A letter sent last week by Donald Trump’s personal lawyer, Rudolph Giuliani, to the president and the prime minister of Romania in which he criticises the country’s fight against corruption, is generating turmoil and diplomatic confusion.
In the letter sent to the Romanian President, Klaus Iohannis, and to the Prime Minister, Viorica Dancila, the former mayor of New York speaks of the “continued damage to the rule of law in Romania committed under the pretext of the application of the law”.
Specifically, it attacks the Anticorruption Prosecutor’s Office of Romania (DNA) for its “excesses”, allegedly using information from the secret services for its investigations.
In the letter, which was published by the Romanian site Mediafax, Giuliani claims that “many innocent people” have been imprisoned in Romania in recent years and says that this can be remedied by an amnesty of those convicted of corruption who have suffered such abuses. Failure to act on the issues, he says, could affect investment in the Balkan country.
According to the news portal Politico.eu, Giuliani was acting on behalf of the Freeh Group, a consultancy run by former FBI head Louis Freeh.
The Romanian press suspects that Freeh represents Gabriel Popoviciu, a controversial Romanian businessman, sentenced in 2017 to seven years in prison for fraud in a real estate operation.
The controversial words of Trump’s adviser contradict the position of the European Union and the United States on the question of corruption in the EU country.
In addition, they occur in the midst of the latest tension between Romania and the European Commission over the plans of the Romanian Social Democratic government to soften anti-corruption laws, which have been met with massive protests in the country.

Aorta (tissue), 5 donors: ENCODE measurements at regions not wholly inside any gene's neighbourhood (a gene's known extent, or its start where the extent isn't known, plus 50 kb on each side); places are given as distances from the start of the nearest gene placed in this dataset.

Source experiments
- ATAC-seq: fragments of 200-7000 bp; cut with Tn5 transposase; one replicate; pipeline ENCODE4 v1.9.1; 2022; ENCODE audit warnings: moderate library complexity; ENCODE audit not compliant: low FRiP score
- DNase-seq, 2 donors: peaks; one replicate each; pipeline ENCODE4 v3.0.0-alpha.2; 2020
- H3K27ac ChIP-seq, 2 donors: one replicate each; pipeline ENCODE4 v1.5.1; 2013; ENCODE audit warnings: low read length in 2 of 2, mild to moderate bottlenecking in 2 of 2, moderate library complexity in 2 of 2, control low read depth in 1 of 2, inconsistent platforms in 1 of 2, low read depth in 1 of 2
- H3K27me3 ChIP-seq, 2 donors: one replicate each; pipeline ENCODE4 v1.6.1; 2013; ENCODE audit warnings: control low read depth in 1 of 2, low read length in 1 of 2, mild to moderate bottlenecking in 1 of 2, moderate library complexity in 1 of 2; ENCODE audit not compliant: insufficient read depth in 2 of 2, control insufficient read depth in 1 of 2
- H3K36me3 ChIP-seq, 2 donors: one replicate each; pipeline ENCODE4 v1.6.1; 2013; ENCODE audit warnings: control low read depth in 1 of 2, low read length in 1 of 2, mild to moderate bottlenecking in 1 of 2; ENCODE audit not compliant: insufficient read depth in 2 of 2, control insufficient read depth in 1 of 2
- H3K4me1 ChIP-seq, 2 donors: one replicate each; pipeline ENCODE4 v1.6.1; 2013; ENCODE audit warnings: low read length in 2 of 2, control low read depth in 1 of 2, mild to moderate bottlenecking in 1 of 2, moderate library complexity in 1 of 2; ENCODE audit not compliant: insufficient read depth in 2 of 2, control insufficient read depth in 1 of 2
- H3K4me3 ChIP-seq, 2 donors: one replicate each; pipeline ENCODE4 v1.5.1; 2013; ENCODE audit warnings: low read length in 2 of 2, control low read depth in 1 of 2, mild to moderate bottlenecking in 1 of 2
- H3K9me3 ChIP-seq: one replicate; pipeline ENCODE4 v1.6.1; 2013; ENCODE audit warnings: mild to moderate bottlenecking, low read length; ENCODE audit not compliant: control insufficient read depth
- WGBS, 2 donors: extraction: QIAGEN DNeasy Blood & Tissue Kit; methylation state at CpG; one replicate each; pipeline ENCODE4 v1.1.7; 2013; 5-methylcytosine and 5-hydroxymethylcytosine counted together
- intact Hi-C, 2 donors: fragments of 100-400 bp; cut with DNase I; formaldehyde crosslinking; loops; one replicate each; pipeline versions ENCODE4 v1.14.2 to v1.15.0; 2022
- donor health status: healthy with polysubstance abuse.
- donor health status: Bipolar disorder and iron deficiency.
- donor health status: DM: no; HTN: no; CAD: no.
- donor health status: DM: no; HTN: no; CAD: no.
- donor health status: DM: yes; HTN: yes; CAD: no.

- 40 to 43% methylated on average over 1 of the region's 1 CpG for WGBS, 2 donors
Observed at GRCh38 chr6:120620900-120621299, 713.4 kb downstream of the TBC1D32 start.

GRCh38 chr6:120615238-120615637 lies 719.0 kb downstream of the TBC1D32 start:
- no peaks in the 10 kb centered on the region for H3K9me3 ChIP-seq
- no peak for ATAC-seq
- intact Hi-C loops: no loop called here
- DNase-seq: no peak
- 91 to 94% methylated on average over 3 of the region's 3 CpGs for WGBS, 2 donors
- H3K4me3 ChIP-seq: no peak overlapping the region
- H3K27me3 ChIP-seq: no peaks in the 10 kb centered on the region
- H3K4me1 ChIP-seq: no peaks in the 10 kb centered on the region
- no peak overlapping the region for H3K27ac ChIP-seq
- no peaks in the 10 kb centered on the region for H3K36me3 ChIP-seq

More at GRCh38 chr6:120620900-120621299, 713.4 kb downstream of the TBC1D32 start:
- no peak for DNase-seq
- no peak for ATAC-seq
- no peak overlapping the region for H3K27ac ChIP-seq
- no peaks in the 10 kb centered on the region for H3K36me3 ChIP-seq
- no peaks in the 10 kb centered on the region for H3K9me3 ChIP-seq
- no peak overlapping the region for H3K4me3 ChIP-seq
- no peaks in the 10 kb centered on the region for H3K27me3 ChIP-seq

The Romanian government decided this year to dismiss – against the will of Iohannis – the anti-corruption general prosecutor, Laura Kovesi, who has been praised for her work both inside and outside Romania.
The leader of the ruling Social Democratic Party (PSD) and “strong man” of the government, Liviu Dragnea, defended Giuliani’s words and said the country should listen to him and allow laws to be adopted that soften corruption offenses.
“He has put his finger on the wound,” said Dragnea, a politician whose convictions for corruption and abuse of power mean that he is barred from assuming the office of prime minister.
Meanwhile, the US embassy in Bucharest distanced itself from Giuliani’s criticism of the Romanian Justice system.
In a statement, the legation emphasises that the judicial reform promoted by the Romanian government could negatively affect relations between the US and Romania in terms of the fight against corruption, trafficking in arms and people, and the application of the law.
The Romanian conservative opposition, has also rejected the claims made by Giuliani.
“It can only be seen as the request of a public relations consultancy that defends some people under investigation,” said a spokeswoman for the opposition National Party, underlining that Giuliani “only wants to make money” with his lobbying in Romania.
The Romanian ambassador in Washington, George Maior, criticised Giuliani saying that he seems to “defend Romanians who have problems with the judicial system.”
The letter caused discomfort in the Romanian Foreign Ministry, which issued a statement saying that the ambassador’s words “do not represent the Government’s position”.
His comments were disowned by the US State Department. Asked if the US agreed with his remarks, a spokesman said: “Romania until recently has shown considerable progress in combating corruption and building effective rule of law. We encourage Romanians to continue on this path.”
Romania scores 48 out of 100 on a perceived government corruption scale measured by Transparency International, where 0 is the most corrupt and 100 least. Romania ranks joint 59th out of 180 countries, alongside Greece and Jordan.